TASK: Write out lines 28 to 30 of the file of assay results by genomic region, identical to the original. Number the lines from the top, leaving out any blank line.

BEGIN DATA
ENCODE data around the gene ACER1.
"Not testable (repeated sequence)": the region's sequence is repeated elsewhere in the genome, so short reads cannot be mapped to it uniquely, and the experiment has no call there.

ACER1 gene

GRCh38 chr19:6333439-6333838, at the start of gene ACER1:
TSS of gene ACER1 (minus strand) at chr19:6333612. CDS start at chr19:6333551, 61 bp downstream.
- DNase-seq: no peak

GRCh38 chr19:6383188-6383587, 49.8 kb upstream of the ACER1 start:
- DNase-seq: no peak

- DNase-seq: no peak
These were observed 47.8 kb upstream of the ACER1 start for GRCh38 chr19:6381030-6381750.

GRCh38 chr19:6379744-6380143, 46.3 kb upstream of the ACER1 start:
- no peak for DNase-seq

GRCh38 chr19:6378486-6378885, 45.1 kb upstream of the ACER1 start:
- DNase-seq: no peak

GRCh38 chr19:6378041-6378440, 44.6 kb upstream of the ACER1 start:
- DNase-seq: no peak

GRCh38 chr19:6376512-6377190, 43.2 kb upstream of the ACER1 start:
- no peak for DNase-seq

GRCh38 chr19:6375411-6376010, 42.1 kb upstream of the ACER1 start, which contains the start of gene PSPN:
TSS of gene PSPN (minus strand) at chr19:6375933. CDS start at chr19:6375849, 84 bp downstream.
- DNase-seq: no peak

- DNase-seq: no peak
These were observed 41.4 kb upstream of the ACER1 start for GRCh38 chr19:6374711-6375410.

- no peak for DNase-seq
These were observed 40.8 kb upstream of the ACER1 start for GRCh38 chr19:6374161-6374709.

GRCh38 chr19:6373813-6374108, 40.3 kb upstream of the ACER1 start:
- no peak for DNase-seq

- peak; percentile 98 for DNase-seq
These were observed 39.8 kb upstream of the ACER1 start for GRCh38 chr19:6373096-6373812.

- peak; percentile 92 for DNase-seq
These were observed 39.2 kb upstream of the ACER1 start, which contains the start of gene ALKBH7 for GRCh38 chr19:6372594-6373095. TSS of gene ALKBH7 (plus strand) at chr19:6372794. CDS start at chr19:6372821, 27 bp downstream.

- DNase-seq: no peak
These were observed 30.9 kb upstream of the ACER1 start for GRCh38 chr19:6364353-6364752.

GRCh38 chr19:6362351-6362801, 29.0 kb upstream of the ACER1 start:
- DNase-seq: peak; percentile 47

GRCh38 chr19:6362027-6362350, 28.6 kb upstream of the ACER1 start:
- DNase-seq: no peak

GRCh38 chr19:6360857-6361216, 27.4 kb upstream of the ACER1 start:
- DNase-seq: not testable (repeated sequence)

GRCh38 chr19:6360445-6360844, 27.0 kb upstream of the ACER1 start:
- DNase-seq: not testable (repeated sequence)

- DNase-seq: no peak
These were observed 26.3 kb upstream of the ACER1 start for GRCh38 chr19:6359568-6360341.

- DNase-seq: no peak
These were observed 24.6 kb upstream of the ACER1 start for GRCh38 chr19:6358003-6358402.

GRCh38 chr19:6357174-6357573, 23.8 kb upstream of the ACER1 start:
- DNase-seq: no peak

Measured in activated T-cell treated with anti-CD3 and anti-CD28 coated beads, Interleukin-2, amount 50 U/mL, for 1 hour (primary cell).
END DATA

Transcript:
- peak; percentile 98 for DNase-seq
These were observed 39.8 kb upstream of the ACER1 start for GRCh38 chr19:6373096-6373812.

- peak; percentile 92 for DNase-seq